Mass. Lawmakers and Officials Want MCAS Testing Postponed Until Fall

BOSTON (WBZ NewsRadio) — In Massachusetts, Governor Charlie Baker has called for all elementary schools to return to in-person learning next month, which is likely to be a big adjustment for most students.

As a result, the Massachusetts Association of School Superintendents is calling for the spring MCAS exams to be scrapped.

For many students in Massachusetts, it's been a year since they've been in the classroom.

"It's not that we're opposed to MCAS testing, that's not the issue for us at all," said Tom Scott, the executive director of the Mass Association of School Superintendents.

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He adds, students won't need the MCAS exams this spring, instead they'll need more time to reacclimate to in-person leaning.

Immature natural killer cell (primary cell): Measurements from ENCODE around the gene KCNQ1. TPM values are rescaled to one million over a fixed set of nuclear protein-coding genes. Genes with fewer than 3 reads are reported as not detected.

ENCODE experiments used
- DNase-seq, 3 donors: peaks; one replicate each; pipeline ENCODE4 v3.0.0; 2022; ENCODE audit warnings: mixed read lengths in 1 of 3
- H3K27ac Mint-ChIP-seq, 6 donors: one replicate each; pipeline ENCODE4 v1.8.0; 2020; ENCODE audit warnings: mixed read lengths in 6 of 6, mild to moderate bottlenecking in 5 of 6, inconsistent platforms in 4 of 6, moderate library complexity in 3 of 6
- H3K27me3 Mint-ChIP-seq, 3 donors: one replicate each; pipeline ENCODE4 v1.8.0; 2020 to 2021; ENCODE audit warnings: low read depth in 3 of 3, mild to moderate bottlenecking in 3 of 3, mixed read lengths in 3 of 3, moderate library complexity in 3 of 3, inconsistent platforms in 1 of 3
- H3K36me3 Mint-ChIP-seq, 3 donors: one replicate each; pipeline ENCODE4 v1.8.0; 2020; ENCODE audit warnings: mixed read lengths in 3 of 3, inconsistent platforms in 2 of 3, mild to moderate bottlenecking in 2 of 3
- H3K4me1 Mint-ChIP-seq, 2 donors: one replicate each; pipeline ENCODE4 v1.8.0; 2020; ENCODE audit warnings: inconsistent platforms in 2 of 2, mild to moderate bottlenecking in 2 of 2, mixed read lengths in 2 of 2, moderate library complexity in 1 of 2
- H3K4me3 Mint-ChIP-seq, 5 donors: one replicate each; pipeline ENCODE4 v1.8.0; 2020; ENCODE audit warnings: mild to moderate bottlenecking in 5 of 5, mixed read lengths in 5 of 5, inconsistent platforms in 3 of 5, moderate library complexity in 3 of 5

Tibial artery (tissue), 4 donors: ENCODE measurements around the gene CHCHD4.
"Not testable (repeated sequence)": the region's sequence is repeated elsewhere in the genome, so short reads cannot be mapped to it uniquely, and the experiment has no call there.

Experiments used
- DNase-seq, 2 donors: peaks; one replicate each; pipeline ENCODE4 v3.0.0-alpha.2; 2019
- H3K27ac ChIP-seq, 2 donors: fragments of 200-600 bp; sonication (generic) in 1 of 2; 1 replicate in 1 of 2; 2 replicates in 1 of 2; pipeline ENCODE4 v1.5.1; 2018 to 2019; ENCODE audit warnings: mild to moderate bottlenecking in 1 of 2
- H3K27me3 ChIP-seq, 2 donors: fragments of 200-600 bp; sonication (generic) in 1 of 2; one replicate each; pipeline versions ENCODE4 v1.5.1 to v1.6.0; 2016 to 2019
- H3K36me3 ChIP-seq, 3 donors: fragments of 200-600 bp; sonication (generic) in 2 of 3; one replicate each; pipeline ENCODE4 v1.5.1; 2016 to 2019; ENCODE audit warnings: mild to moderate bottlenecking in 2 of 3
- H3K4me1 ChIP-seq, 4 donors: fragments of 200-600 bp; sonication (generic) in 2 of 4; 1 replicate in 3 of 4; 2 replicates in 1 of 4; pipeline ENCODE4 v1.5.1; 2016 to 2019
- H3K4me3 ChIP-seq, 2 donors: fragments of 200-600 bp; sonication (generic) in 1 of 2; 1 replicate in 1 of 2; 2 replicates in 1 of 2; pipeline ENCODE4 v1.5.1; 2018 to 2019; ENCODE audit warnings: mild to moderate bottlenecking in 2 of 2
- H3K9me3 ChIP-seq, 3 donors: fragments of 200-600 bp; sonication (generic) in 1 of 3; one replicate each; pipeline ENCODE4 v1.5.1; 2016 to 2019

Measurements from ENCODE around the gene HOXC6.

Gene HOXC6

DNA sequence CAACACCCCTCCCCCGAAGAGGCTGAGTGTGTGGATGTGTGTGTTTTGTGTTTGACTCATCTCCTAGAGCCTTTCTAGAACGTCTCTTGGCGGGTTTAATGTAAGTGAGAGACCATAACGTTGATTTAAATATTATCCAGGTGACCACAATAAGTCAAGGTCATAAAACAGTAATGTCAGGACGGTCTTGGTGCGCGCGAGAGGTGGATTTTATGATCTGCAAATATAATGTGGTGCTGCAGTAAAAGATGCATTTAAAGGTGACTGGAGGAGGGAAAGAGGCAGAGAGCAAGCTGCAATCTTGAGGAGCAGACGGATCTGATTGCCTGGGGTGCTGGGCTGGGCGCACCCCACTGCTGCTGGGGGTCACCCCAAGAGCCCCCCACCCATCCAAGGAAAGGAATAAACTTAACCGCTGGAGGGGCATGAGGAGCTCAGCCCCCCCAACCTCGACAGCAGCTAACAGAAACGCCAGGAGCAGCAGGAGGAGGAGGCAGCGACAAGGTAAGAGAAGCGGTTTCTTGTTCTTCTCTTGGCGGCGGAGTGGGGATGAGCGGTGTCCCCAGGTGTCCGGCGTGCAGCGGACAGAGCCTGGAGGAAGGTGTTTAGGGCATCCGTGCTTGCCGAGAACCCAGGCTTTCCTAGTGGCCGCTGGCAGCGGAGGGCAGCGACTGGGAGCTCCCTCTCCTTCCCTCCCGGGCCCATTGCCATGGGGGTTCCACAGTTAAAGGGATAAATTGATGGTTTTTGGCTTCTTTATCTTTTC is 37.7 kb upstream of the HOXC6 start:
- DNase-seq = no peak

"It's going to take a good deal of time for students to come back and renew relationships with each other and for them to be comfortable in a school setting," said Scott.

He said the extensive time MCAS exams require for students, isn't right under these circumstances.

Scott adds schools have their own diagnostic tools for assessing learning loss and social and emotional issues because of the pandemic. He wants MCAS testing put on hold until the fall and wants the state to ask for a federal waiver to do that.

Lawmakers including Senator Ed Markey have signed a letter asking for the waiver. In addition, there is also a bill in the state legislature that would cancel this year's MCAS exams.

WBZ NewsRadio's Suzanne Sausville (@wbzSausville) Reports

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(Photo: Getty Images)

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